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Crooked Lake residents aren't taking ruling for an answer

Luke Froncheck

Staff Writer

More Crooked Lake property owners are turning to legal avenues in search of remedies to the flooding crisis.

Some invested their savings in these lakefront houses, now ruined by rising water.

Last week, a notice of foreclosure was published for the Prairieville Township real estate owned by Larry B. and Charlene Bovia. According to that legal notice, the balance owing on the mortgage is $260,312. At 1 p.m. on Aug. 15 the Upper Crooked Lake property will be sold to the highest bidder at a public auction in the county courthouse in Hastings.

On July 8, 10 Crooked Lake residents filed a motion for a rehearing of their Barry County case against Drain Commissioner Jim Dull and the Watson Drain district.

Judge Amy McDowell dismissed the original lawsuit June 10. Now, property owners Sharon and Robert Ritchie, Michael and Sandra Golembiewki, David and Ann Skender, David and Leslie Bolton, Mark Nelson and Jill Sterling, who filed that complaint, are saying the court made “palpable procedural errors” in dismissing their case.

They are asking the court to vacate and set aside that dismissal, allow them to file an amended complaint, and grant them additional relief that is “just and appropriate.”

Property owners who brought this suit say Dull and the Watson Drain district, in effect, converted their private property to its own use without paying for it. Their complaint alleges that Dull has effectively taken their properties “as a result of the excessive and uncontrolled rise in the Upper Crooked Lake's lake level and that their properties were being used for a public purpose: To hold water from the Watson Drain.”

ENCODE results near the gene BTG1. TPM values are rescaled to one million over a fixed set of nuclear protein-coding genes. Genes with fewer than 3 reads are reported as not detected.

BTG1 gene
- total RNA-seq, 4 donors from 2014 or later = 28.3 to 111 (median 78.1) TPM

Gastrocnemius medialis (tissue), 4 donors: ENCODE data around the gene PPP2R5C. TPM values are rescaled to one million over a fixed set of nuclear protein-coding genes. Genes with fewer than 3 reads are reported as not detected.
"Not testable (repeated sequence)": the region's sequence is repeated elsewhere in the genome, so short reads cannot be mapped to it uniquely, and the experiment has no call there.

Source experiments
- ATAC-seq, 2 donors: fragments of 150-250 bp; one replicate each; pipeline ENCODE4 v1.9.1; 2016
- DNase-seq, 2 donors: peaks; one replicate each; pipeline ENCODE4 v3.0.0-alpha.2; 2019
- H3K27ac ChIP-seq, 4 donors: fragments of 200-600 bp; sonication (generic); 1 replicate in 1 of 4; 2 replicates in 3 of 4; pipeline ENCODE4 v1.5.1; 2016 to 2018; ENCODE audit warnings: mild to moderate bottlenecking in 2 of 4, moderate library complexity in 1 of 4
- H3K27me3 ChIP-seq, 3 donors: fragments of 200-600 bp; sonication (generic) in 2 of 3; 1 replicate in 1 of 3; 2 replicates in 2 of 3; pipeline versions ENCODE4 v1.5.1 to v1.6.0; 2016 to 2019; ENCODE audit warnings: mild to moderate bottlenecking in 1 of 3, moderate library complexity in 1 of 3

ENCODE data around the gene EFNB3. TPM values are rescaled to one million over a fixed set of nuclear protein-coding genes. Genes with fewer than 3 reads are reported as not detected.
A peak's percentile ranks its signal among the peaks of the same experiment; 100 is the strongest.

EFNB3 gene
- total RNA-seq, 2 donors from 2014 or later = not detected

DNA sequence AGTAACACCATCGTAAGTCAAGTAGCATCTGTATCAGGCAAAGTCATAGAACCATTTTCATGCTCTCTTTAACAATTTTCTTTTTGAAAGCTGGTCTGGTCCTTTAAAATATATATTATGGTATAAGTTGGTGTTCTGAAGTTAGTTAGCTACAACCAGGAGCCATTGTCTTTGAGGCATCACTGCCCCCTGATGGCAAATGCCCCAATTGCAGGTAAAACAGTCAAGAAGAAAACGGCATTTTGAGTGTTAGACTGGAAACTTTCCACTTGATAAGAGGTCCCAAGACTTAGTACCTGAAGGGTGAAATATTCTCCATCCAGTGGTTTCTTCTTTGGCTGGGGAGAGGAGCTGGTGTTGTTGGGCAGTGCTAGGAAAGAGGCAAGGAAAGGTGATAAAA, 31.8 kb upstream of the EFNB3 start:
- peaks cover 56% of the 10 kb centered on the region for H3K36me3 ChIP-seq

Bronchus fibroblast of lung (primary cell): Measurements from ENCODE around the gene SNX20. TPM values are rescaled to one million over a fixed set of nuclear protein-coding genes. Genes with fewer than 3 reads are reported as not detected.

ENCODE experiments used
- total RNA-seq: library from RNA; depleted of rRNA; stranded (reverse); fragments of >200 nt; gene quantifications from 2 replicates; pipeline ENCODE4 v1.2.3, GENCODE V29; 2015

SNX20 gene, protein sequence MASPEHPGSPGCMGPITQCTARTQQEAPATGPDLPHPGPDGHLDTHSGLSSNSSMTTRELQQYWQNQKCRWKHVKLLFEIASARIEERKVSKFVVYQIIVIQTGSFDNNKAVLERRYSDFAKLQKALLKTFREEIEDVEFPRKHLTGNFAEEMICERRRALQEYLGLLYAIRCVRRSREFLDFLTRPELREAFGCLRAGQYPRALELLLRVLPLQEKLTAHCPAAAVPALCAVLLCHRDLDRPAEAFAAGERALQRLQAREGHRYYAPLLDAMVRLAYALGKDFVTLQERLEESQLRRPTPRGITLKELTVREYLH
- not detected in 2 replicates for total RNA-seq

As a result of this “taking of their property,” they say they have a right to force the government to proceed with condemnation proceedings and that they “are entitled to receive the amount of the government's good faith offer of just compensation while the case is pending and, among other things, reimbursement of their attorney fees.”

The brief filed on their behalf claims that the court made several procedural errors in ruling on a motion for summary disposition by the defendants (Dull and the Watson Drain district), without allowing the property owners, who are the plaintiffs, to respond to it.

The motion points to comments made by the judge during the May 29 show cause hearing that “essentially recognized that a taking may have occurred when [the judge] stated ‘and I furthermore believe that inverse condemnation is an adequate remedy of law. There may have been – there is legal obligation on behalf of the Drain Commissioner. Maybe that was neglected. That remains to be seen at a later time if a complaint is filed for inverse condemnation.’”

Dull, as drain commissioner, is responsible for the operation and maintenance of the Watson Drain district, which is connected to Upper Crooked Lake and has a direct impact on it. The drainage district is a corporate body that may sue or be sued.

If the court were to rule in favor of these property owners, the 1,085 properties that make up the Watson Drain district would bear the costs of the lawsuit and any condemnation fees. According to Doug Kelly, attorney for Dull and the Watson Drain district, condemning these properties would cost the drainage district between $6 million and $10 million.

During the hearing in May, Judge McDowell said, “There's no way around the fact that Mr. Dull has discretion. That's the nature of his job as drain commissioner to make determinations of what's appropriate or not – not only to the size of the project, but to the extent of it and to whether or not he feels a taking is appropriate.”

 

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